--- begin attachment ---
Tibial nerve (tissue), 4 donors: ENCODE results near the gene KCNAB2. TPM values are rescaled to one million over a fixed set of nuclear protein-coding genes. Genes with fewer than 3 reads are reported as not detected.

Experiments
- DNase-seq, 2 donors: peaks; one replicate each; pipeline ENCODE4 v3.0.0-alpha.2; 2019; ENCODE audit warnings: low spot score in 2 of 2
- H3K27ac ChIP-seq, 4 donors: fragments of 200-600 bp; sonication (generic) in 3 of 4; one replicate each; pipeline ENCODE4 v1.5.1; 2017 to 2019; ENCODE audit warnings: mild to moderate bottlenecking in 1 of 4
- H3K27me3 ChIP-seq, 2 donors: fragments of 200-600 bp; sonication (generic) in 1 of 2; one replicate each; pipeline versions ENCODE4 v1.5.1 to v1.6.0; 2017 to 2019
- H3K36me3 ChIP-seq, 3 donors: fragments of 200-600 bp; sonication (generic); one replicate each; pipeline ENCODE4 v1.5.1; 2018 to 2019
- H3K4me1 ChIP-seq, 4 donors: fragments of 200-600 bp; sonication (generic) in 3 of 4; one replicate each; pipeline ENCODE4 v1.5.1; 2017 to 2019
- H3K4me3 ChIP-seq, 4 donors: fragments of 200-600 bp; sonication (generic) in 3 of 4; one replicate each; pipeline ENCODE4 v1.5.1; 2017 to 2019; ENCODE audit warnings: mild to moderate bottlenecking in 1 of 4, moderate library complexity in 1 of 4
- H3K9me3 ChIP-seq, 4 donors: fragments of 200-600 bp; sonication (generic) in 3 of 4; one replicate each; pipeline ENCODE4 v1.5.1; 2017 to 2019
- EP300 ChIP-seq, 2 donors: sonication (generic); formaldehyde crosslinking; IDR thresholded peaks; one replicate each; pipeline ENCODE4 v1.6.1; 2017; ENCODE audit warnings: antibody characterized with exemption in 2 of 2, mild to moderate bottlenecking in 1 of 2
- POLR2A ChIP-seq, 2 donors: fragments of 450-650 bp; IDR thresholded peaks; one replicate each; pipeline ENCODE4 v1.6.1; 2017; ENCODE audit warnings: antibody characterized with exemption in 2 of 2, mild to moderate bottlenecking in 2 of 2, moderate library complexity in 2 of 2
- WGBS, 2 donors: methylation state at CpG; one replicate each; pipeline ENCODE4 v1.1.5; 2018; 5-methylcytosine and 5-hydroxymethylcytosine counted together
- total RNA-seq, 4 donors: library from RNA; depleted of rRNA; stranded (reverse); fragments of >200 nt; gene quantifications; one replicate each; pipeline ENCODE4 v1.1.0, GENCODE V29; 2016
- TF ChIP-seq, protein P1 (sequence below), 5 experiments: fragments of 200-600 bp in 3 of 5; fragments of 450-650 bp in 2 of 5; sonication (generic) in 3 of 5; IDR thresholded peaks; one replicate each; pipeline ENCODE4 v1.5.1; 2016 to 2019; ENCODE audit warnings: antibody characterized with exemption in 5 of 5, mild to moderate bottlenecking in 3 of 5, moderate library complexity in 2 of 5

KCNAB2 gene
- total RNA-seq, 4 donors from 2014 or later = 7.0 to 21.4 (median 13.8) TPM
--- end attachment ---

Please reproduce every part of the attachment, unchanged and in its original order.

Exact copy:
Tibial nerve (tissue), 4 donors: ENCODE results near the gene KCNAB2. TPM values are rescaled to one million over a fixed set of nuclear protein-coding genes. Genes with fewer than 3 reads are reported as not detected.

Experiments
- DNase-seq, 2 donors: peaks; one replicate each; pipeline ENCODE4 v3.0.0-alpha.2; 2019; ENCODE audit warnings: low spot score in 2 of 2
- H3K27ac ChIP-seq, 4 donors: fragments of 200-600 bp; sonication (generic) in 3 of 4; one replicate each; pipeline ENCODE4 v1.5.1; 2017 to 2019; ENCODE audit warnings: mild to moderate bottlenecking in 1 of 4
- H3K27me3 ChIP-seq, 2 donors: fragments of 200-600 bp; sonication (generic) in 1 of 2; one replicate each; pipeline versions ENCODE4 v1.5.1 to v1.6.0; 2017 to 2019
- H3K36me3 ChIP-seq, 3 donors: fragments of 200-600 bp; sonication (generic); one replicate each; pipeline ENCODE4 v1.5.1; 2018 to 2019
- H3K4me1 ChIP-seq, 4 donors: fragments of 200-600 bp; sonication (generic) in 3 of 4; one replicate each; pipeline ENCODE4 v1.5.1; 2017 to 2019
- H3K4me3 ChIP-seq, 4 donors: fragments of 200-600 bp; sonication (generic) in 3 of 4; one replicate each; pipeline ENCODE4 v1.5.1; 2017 to 2019; ENCODE audit warnings: mild to moderate bottlenecking in 1 of 4, moderate library complexity in 1 of 4
- H3K9me3 ChIP-seq, 4 donors: fragments of 200-600 bp; sonication (generic) in 3 of 4; one replicate each; pipeline ENCODE4 v1.5.1; 2017 to 2019
- EP300 ChIP-seq, 2 donors: sonication (generic); formaldehyde crosslinking; IDR thresholded peaks; one replicate each; pipeline ENCODE4 v1.6.1; 2017; ENCODE audit warnings: antibody characterized with exemption in 2 of 2, mild to moderate bottlenecking in 1 of 2
- POLR2A ChIP-seq, 2 donors: fragments of 450-650 bp; IDR thresholded peaks; one replicate each; pipeline ENCODE4 v1.6.1; 2017; ENCODE audit warnings: antibody characterized with exemption in 2 of 2, mild to moderate bottlenecking in 2 of 2, moderate library complexity in 2 of 2
- WGBS, 2 donors: methylation state at CpG; one replicate each; pipeline ENCODE4 v1.1.5; 2018; 5-methylcytosine and 5-hydroxymethylcytosine counted together
- total RNA-seq, 4 donors: library from RNA; depleted of rRNA; stranded (reverse); fragments of >200 nt; gene quantifications; one replicate each; pipeline ENCODE4 v1.1.0, GENCODE V29; 2016
- TF ChIP-seq, protein P1 (sequence below), 5 experiments: fragments of 200-600 bp in 3 of 5; fragments of 450-650 bp in 2 of 5; sonication (generic) in 3 of 5; IDR thresholded peaks; one replicate each; pipeline ENCODE4 v1.5.1; 2016 to 2019; ENCODE audit warnings: antibody characterized with exemption in 5 of 5, mild to moderate bottlenecking in 3 of 5, moderate library complexity in 2 of 5

KCNAB2 gene
- total RNA-seq, 4 donors from 2014 or later = 7.0 to 21.4 (median 13.8) TPM